Even before I got to this year’s Sun ’n Fun fly-in, held annually (if all goes well) in Lakeland, Florida, I had made up my mind to be positive. And I was! To be clear, there was a lot to be positive about. A quick refresher, first. The last two Sun ’n Fun’s were hugely problematic, 100% because of the pandemic. Two years back, the pandemic was emerging and there was a lot of denial about it, including from Sun ’n Fun, who was insisting on holding the event despite the obvious risk. They eventually relented and cancelled it Then, last year, the event took place during an active period of Covid transmission, and any pretense of following social distance or masking guidelines was abandoned early on Day One of the show.
This year was different, and hooray for that. There was nary a mask in sight (I didn’t wear one, though nothing but respect for those who did), and exhibitors and airshow flyers showed up and put on great performances. It all felt almost, dare I say it, normal.
But it wasn’t really. There were and continue to be huge issues with the event and its management, and make no mistake, these were all things not to be spoken of. They were all elephants in the room.
So here are the elephants.
Amazon is taking over the airport, and it cares zero percent about Sun ’n Fun or the people who go there. It flies its jets out of LAL 24/7. The special flight rules that apply to every other person there during the week simply do not apply to Amazon. They fly when they want to, period. These dead-of-night departures are no fun for people who are camped under or near the departure path of the big cargo jets. Don’t get me wrong. Amazon’s giant Lakeland distribution center brings big bucks into Lakeland, but its presence has also given the modest regional airport a Class B vibe. And with big airport expansion plans in the offing, an expansion that will delight Amazon but erase big chunks of Sun ’n Fun’s show grounds, some are arguing that the airport isn’t a great spot for a big fly-in. While I wouldn’t go that far, Sun ’n Fun leadership should at least be discussing this issue out loud, sharing plans for how they are going to respond to these changes with plans instead of with silence.
Speaking of leadership, you might know, as we have previously reported, that John “Lites” Leenhouts, who has led the event for a decade now (how did that happen?), is retiring. Well, he is now officially retired now that Sun ‘n Fun 2022 is in the books. The new guy, Gene Conrad, has great reviews and long experience with running airports and organizations. Seems like a good call. And one might have thought that Lites would have had Conrad tagging along with him, so he could introduce the new guy to the audience. But that new guy was nowhere to be found, and Lites didn’t say a word about him in his remarks, which strikes me as so odd an omission I have to wonder what the backstory is. Again, this was not discussed.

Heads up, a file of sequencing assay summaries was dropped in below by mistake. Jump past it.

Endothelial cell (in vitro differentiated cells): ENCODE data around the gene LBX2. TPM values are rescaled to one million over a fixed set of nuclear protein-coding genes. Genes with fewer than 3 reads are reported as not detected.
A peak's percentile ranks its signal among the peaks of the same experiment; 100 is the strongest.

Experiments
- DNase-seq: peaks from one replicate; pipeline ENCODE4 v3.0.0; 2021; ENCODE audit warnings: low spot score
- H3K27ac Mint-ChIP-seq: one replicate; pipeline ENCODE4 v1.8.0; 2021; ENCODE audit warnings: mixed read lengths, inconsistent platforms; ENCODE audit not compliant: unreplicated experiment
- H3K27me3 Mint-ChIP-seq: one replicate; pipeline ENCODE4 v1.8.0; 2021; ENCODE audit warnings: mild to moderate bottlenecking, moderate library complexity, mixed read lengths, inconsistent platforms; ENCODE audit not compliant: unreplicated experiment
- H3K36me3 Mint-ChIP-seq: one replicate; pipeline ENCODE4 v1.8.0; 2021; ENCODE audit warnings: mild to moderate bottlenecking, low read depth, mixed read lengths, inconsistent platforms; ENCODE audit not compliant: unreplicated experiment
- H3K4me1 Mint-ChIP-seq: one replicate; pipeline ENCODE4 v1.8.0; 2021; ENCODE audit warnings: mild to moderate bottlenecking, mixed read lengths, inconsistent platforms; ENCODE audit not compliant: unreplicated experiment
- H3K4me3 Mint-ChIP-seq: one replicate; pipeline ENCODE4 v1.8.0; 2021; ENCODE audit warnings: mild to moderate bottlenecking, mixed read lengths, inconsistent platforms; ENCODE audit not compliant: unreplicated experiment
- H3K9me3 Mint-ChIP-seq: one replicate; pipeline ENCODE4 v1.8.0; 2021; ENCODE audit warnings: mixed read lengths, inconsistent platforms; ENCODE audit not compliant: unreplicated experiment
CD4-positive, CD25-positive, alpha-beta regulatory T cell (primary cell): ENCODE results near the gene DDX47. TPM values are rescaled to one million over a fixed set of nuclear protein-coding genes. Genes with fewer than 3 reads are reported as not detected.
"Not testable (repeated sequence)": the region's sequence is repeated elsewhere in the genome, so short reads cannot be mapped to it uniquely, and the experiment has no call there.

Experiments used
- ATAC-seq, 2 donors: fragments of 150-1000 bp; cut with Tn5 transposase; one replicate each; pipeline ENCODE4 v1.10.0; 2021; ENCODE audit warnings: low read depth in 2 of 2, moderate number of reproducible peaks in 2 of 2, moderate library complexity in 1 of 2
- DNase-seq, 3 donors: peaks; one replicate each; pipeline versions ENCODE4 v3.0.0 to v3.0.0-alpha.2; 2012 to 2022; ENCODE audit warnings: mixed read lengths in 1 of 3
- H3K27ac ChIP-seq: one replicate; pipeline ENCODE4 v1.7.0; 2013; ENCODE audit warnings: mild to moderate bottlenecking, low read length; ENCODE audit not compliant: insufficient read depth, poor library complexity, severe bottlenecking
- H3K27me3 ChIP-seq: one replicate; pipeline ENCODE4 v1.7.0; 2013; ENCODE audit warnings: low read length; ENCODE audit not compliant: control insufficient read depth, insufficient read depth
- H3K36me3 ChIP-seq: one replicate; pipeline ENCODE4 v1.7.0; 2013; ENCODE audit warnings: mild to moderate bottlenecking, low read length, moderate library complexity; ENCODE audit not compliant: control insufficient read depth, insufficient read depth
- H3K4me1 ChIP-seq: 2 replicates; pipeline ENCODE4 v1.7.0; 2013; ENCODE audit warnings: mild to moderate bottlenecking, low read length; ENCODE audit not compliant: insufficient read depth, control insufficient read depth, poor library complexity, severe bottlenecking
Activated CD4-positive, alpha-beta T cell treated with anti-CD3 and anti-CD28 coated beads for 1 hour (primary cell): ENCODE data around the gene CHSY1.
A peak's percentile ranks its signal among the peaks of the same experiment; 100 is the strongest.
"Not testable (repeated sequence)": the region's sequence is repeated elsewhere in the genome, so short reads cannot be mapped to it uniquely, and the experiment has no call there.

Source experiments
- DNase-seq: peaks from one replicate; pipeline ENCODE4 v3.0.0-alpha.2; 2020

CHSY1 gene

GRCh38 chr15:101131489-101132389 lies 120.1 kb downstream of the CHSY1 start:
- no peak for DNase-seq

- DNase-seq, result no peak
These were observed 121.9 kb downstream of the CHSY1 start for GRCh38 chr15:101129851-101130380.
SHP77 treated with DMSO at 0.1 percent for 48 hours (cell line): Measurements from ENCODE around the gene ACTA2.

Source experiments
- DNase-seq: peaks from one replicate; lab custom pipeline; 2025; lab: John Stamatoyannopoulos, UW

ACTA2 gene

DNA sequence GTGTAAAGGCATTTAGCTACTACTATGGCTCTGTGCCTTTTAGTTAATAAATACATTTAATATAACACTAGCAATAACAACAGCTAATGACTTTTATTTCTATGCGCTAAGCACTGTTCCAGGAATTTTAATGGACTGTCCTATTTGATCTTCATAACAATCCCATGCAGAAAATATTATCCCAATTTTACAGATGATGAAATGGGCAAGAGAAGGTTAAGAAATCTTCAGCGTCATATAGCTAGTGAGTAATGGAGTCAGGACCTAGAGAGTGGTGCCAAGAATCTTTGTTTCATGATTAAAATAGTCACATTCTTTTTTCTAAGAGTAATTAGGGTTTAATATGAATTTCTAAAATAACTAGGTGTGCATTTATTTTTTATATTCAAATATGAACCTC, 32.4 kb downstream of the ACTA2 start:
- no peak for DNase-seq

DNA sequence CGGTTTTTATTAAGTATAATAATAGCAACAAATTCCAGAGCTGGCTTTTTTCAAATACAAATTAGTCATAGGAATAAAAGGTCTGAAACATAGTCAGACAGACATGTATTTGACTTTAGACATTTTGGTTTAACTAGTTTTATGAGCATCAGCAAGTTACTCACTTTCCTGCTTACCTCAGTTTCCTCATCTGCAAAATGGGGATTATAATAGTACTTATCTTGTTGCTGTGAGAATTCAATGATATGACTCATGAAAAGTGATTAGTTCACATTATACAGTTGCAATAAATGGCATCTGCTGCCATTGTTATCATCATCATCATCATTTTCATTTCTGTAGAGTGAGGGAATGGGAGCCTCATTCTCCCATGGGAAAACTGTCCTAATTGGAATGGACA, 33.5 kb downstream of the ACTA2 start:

But attendance was discussed. Last year, Lites told us, was a record year. If it was, that record year was characterized by nearly empty grounds for the first couple of days of the show and a claimed attendance figure that defied belief. This year, he told us, was even better, and I’m sure it was. I’m sure that pre-sale tickets sales were great. But let’s be honest here. Back in the early-to-mid 1990s, the show was jammed, so much so you couldn’t make your way across many parts of the show grounds without a little running-back action. There is ZERO chance that this year’s event was even close to the figures at those shows from 30 years ago. And that’s okay. Times have changed. Aviation has changed. We are great the way we are. So why proceed with the fiction? It’s silly and self-serving.
Finally, let me end with a truly positive note. The Aviation Center for Excellence, which a few years back became the umbrella organization for Sun ’n Fun, is doing truly great work, and Lites wasted no time in reminding attendees that our week in the sun (well, mostly Sun) having aviation fun bankrolls year-round outreach to young people in Central Florida, providing them everything from enrichment to high school coursework to flight and mechanics training. That is great work, and we applaud ACE for it. Bravo.
When it comes to the new guy, here’s my plea. Embrace transparency. The folks at Oshkosh—and I know there were family secrets in years past—do an admirable job of discussing those elephants, such as when the FAA demanded payment for its employees who work at the event. They talked about it. The people who spend no small amount of time and money in making Lakeland a premier springtime aviation destination, deserve nothing less.
Catch up on all of our coverage from Sun ’n Fun 2022 here.